The Secret & Silent Killer Behind Thinspiration

Beautiful images of fashion, art, vacation destinations, and food: what’s not to love about Pinterest?

Well, after seeing several pins labeled “thinspiration,” displaying overly thin women and quotes like, “All I want is to be happy, confident, and skinny as hell,” I decided it was time to speak up.

The image in this post is of me, back in my modeling days. This photo was very popular with friends and family on Facebook and with my followers on a modeling website I was a member of at the time.

If Pinterest had been around back then, I definitely would have pinned it for all to see.

Some may look at this image and see a woman that offers “thinspiration,” but the truth is actually much darker.

See, for over a decade, I was obsessed with diet and exercise and was constantly skating on the edge of being diagnosed with an eating disorder.

For many years, the side effects of my lifestyle were of little concern. There was plenty of outside validation and even envy toward my dedication and discipline to diet and exercise. I even landed a modeling contract, receiving more encouragement to maintain my slender frame.

But after a decade of living this harsh and rigid lifestyle, I received a wake-up call that changed the way I viewed my body forever.

At the ripe old age of 26, I was diagnosed with Osteoporosis.

Often referred to as a “silent killer,” this bone-thinning disease had been developing for close to a decade without any pain or discomfort.

And that was only the beginning.

Amenorrhea, digestive issues and painful intercourse were just a few of the other not-so-glamorous truths hidden in the above photo. Eventually, depression, chronic illness and overuse injuries would also be added to this list.

Think this can’t happen to you? Think again.

35 percent of “normal dieters” progress to pathological dieting. Of those, 20 to 25 percent progress to partial or full-syndrome eating disorders.1

Up to 24 million people of all ages and genders suffer from an eating disorder in the U.S.2 About half of young female patients with anorexia nervosa have osteoporosis.3 And some of the other side effects of eating disorders are just as common. For example, up to 50 percent of people with eating disorders meet the criteria for depression.4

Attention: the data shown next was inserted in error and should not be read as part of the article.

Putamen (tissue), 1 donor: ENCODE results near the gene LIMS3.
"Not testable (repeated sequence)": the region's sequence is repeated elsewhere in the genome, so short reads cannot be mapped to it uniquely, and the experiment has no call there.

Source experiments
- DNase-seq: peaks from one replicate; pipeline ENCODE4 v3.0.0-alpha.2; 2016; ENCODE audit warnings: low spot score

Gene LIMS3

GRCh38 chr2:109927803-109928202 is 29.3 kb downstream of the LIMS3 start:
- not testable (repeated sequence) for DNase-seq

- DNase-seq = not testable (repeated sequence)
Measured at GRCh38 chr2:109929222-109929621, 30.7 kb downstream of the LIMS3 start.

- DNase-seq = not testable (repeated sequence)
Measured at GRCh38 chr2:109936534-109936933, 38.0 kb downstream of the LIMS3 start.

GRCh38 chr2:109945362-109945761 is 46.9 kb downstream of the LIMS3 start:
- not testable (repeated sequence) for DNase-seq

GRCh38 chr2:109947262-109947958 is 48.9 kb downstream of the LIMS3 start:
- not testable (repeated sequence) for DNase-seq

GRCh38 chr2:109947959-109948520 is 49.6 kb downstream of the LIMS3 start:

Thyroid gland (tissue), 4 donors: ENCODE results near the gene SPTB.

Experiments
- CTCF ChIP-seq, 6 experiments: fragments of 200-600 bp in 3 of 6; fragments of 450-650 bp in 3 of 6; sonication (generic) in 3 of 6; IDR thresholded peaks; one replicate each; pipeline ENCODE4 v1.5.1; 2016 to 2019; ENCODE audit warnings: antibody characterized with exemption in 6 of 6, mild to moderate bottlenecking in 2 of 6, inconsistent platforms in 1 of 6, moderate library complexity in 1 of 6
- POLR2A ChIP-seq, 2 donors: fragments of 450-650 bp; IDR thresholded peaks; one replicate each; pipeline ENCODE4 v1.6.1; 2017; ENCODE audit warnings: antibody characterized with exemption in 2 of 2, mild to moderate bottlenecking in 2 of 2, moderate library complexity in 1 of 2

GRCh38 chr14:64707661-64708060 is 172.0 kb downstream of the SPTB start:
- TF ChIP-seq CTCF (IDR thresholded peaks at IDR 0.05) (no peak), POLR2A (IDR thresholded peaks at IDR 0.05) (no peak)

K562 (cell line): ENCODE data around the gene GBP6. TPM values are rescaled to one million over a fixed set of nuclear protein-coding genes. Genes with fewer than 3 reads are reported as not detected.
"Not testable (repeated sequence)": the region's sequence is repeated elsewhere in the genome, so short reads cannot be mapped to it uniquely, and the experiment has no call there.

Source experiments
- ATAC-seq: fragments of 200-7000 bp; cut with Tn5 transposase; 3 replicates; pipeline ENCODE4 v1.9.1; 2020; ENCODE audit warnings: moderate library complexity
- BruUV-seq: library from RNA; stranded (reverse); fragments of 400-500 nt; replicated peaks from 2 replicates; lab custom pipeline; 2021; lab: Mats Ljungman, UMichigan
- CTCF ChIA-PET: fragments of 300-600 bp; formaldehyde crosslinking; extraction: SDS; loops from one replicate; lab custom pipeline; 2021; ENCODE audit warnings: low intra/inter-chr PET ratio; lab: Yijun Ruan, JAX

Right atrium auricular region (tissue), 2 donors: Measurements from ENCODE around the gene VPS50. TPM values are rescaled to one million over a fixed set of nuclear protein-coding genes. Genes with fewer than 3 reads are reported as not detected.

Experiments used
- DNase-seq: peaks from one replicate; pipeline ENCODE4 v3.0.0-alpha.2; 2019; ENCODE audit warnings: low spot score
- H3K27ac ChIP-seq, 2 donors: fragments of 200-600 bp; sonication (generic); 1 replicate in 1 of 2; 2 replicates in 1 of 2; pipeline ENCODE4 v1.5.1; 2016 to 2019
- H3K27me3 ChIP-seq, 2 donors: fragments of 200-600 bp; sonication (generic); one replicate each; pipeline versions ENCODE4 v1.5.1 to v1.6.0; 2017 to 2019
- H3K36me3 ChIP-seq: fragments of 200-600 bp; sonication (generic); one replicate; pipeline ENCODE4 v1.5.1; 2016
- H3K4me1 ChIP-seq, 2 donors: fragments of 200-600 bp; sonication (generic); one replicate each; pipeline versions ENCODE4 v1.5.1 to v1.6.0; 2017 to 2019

Eating disorders have the highest mortality rate of any mental illness.5

Pinterest makes it clear they do not promote eating disorders right on their site, but images promoting “thinspiration” are still getting pinned.

And Pinterest is just one of several sites facing this “thinspiration” battle. Youtube and Livejournal are also on the list, as are many other sites, some dedicated completely to the “Thinspo” ideology.6

All of this indicates that more awareness needs to be raised about the negative side effects of overexercising and undereating.

So let’s start a Pinterest revolution.

Let’s see how many times we can get this image re-pinned, and let’s make it known that “thinspiration” is not as sexy as everybody thinks it is.

The last thing we need is more content promoting an unhealthy, unrealistic body image. What we do need, however, is a bit more inspiration to look within and develop a healthy, loving and understanding relationship with our own bodies.

Footnotes:

  1. Shisslak, C.M., Crago, M., & Estes, L.S. (1995). The Spectrum of Eating Disturbances. International Journal of Eating Disorders, 18(3):209-219. []
  2. The Renfrew Center Foundation for Eating Disorders, “Eating Disorders 101 Guide: A Summary of Issues, Statistics and Resources,” 2003. []
  3. Osteoporosis and Eating Disorders. Eating Disorders Review, 11 (5). Retrieved from http://www.eatingdisordersreview.com/nl/nl_edr_11_5_11.html on 12 November 2012. []
  4. Mortality in Anorexia Nervosa. American Journal of Psychiatry, 1995; 152 (7): 1073-74. []
  5. Mortality in Anorexia Nervosa. American Journal of Psychiatry, 1995; 152 (7): 1073-74. []
  6. Stonebridge, V. L. (2011). Thinspiration: New Media’s Influence on Girls with Eating Disorders. Thesis, Department of Public Relations College of Communication, Rowan University. Retrieved from http://dspace.rowan.edu/bitstream/handle/10927/188/stonebridgev-t.pdf?sequence=1 on 12 November 2012. []

 


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    Last reviewed: By John M. Grohol, Psy.D. on 20 Nov 2012
    Published on PsychCentral.com. All rights reserved.

APA Reference
Gigante, V. (2012). The Secret & Silent Killer Behind Thinspiration. Psych Central. Retrieved on September 2, 2014, from http://psychcentral.com/blog/archives/2012/11/21/the-secret-silent-killer-behind-thinspiration/

 

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